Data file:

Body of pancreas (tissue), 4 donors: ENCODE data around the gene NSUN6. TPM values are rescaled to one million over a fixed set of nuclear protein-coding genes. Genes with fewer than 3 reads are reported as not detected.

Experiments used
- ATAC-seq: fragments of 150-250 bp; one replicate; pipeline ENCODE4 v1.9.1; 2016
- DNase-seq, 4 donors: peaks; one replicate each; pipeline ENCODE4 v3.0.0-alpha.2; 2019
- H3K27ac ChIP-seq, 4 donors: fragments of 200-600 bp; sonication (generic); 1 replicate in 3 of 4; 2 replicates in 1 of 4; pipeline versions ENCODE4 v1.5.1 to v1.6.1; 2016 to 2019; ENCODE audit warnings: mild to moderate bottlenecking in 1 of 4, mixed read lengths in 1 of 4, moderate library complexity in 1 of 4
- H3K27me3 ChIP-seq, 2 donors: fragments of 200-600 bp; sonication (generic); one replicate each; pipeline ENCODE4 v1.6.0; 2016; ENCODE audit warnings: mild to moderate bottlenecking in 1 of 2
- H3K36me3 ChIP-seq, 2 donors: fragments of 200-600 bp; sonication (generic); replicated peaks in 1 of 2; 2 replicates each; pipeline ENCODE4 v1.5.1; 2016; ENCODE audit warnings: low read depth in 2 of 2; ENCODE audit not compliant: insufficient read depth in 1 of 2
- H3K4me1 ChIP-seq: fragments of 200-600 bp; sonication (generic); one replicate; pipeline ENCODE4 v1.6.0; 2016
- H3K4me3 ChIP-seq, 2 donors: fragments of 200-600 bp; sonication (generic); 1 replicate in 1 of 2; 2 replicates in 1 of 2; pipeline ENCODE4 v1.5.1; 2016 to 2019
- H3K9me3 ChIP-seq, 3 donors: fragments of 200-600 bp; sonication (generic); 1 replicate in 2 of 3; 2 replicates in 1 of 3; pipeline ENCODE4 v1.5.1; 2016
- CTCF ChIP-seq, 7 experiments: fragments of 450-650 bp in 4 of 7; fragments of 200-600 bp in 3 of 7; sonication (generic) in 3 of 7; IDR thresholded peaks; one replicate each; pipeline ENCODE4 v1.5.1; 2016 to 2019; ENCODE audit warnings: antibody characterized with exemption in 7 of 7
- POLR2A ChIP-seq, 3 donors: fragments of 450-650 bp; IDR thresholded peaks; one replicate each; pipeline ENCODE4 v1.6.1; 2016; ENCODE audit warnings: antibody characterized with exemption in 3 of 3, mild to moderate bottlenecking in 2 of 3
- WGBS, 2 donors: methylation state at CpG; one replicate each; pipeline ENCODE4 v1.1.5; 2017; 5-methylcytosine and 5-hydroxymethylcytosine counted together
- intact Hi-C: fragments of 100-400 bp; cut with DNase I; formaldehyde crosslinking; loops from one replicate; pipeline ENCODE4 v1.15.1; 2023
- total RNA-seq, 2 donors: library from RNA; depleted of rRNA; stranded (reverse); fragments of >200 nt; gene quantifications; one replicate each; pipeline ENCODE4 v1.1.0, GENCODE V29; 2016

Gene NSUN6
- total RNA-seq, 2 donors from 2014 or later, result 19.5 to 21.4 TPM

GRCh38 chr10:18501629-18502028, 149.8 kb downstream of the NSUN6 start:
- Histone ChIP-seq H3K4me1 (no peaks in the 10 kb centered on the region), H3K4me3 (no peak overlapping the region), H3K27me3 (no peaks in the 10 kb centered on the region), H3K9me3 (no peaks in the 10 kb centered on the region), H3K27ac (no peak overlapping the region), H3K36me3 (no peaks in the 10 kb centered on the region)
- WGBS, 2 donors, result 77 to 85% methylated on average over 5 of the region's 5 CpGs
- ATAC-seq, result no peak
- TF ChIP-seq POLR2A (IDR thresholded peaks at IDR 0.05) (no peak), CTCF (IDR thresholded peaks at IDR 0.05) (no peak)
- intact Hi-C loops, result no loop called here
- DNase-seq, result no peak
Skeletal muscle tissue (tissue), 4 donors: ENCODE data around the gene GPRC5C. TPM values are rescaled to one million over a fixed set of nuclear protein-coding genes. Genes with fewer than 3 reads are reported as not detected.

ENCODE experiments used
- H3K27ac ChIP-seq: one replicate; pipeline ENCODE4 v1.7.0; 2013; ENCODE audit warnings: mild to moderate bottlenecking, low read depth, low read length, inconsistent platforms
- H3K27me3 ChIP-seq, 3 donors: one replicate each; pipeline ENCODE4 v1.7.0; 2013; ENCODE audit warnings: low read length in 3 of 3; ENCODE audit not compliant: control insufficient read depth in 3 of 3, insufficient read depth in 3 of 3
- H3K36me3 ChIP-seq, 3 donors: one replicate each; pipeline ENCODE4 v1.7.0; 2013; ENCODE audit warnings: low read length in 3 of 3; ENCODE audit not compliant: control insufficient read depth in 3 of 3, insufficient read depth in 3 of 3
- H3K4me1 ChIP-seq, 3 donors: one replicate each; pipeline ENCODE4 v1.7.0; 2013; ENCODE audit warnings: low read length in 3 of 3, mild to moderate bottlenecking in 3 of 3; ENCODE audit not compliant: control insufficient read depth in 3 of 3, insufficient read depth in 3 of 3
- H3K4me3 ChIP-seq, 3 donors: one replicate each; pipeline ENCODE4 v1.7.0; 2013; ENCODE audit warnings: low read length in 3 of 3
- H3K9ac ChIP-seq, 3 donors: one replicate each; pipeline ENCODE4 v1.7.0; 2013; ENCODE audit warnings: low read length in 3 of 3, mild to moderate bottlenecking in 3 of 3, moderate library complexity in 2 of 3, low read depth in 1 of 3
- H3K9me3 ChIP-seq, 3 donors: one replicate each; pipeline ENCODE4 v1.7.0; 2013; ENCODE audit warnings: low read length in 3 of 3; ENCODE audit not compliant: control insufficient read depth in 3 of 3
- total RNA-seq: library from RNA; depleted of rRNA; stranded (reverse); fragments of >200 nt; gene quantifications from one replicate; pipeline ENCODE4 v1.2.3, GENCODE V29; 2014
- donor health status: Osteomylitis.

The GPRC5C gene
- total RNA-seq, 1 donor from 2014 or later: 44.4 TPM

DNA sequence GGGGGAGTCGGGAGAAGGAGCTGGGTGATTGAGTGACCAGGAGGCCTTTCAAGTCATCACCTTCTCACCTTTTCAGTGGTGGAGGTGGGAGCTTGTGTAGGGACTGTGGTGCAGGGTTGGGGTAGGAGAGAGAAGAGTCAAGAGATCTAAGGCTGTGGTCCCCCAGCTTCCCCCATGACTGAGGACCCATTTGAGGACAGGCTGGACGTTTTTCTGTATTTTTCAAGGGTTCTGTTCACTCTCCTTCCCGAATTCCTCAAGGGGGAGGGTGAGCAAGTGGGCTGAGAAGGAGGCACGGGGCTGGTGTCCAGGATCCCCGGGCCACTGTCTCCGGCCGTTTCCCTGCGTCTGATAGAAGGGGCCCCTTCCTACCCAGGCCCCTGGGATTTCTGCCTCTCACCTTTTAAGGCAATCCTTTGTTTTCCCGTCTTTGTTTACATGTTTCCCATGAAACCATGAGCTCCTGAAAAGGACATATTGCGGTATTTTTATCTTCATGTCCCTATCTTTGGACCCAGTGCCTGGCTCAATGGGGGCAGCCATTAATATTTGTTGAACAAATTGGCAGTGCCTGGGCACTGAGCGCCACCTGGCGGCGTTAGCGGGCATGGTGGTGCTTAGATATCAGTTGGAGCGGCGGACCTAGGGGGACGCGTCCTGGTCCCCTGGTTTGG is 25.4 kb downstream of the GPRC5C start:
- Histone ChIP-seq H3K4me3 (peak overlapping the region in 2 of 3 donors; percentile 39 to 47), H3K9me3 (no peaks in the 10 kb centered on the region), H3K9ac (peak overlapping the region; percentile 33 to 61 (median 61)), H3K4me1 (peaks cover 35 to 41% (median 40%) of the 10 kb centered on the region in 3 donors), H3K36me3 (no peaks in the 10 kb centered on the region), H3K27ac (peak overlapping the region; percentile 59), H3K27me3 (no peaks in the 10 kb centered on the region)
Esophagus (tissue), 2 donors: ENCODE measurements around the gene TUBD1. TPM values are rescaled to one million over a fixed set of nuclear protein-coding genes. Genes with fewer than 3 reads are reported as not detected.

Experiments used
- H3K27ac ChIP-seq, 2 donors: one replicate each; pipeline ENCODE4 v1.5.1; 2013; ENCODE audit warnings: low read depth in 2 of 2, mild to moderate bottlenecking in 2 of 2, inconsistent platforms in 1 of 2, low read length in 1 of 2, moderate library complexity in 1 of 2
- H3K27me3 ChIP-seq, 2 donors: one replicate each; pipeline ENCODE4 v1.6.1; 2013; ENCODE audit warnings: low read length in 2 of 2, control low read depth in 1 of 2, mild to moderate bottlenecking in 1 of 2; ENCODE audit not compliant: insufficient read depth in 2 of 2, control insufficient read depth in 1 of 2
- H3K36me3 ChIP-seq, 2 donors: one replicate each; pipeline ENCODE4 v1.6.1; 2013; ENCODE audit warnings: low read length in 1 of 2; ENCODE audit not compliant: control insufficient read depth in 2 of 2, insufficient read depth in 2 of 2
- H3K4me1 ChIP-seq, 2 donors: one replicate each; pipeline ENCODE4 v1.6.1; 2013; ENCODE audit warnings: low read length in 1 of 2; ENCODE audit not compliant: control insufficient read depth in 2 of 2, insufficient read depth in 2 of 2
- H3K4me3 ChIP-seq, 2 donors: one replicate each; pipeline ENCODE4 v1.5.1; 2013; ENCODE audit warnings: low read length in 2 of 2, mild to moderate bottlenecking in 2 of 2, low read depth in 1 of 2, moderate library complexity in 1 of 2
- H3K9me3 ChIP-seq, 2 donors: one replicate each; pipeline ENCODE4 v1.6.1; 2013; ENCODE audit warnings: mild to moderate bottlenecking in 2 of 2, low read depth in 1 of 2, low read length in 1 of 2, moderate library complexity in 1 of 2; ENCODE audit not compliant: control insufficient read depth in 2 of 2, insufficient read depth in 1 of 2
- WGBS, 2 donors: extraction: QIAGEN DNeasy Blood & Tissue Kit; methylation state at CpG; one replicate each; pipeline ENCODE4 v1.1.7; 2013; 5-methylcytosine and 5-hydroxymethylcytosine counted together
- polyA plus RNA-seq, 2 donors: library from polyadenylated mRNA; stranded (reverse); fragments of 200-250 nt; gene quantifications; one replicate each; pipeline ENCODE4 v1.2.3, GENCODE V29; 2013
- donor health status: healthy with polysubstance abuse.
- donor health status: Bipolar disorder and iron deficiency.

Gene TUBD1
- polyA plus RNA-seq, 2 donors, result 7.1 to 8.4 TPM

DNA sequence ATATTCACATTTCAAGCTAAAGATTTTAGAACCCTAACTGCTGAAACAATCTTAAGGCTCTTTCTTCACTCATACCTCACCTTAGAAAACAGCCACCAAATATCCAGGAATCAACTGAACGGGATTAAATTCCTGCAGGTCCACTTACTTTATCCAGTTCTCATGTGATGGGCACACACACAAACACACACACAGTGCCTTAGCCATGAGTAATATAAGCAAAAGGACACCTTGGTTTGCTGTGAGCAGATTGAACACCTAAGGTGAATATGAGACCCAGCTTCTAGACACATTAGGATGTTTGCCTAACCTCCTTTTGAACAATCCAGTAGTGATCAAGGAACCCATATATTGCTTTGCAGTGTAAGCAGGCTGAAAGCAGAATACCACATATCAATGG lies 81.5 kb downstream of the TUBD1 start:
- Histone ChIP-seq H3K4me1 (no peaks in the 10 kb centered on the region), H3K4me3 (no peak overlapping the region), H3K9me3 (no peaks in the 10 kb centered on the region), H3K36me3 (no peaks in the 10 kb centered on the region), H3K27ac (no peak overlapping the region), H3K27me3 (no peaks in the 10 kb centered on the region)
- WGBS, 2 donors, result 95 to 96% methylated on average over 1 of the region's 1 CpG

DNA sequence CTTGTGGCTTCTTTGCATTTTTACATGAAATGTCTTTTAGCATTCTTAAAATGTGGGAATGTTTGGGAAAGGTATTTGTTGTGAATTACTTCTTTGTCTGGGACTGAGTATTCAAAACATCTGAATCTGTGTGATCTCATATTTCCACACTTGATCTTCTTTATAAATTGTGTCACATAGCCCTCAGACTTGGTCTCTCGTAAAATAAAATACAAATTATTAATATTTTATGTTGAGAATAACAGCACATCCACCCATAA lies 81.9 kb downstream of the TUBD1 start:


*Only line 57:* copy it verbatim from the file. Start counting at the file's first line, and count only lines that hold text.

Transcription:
DNA sequence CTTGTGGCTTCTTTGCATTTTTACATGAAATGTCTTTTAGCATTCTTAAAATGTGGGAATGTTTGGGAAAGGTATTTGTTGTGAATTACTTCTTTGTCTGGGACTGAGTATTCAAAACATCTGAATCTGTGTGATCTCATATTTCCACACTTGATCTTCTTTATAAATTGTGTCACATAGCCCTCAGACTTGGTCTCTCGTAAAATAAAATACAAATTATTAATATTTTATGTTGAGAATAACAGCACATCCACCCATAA lies 81.9 kb downstream of the TUBD1 start: